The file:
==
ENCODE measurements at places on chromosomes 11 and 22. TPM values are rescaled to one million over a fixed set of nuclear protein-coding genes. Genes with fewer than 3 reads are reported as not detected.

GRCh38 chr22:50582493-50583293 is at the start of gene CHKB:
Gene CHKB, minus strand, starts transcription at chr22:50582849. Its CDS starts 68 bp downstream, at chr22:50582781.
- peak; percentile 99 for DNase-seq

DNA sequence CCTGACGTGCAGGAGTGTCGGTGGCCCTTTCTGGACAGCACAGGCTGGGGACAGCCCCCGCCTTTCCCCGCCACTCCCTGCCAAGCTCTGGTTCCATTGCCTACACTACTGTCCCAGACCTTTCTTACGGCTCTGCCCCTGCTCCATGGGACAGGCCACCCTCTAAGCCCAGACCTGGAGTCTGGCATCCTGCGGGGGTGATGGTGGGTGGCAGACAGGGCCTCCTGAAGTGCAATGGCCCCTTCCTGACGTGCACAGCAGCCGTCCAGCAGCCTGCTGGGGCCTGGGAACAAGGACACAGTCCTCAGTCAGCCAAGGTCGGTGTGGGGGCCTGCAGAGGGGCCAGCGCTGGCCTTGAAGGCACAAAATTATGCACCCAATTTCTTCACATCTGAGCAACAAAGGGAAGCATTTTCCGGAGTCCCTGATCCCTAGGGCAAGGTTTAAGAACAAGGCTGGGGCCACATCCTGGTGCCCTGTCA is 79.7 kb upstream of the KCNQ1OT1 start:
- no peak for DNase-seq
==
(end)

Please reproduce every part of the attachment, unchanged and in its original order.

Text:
ENCODE measurements at places on chromosomes 11 and 22. TPM values are rescaled to one million over a fixed set of nuclear protein-coding genes. Genes with fewer than 3 reads are reported as not detected.

GRCh38 chr22:50582493-50583293 is at the start of gene CHKB:
Gene CHKB, minus strand, starts transcription at chr22:50582849. Its CDS starts 68 bp downstream, at chr22:50582781.
- peak; percentile 99 for DNase-seq

DNA sequence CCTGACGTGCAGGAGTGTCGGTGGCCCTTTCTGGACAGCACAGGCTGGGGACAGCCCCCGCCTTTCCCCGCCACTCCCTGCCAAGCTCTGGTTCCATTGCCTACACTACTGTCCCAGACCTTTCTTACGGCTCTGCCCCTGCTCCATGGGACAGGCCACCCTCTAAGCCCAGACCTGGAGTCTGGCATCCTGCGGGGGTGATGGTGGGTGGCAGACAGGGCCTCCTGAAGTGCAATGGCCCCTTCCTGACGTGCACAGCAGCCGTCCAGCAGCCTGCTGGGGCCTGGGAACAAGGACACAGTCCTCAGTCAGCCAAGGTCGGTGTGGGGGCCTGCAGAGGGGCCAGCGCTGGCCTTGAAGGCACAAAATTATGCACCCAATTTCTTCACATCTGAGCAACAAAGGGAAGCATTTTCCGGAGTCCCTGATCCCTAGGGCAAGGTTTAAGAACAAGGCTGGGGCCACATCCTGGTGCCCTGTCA is 79.7 kb upstream of the KCNQ1OT1 start:
- no peak for DNase-seq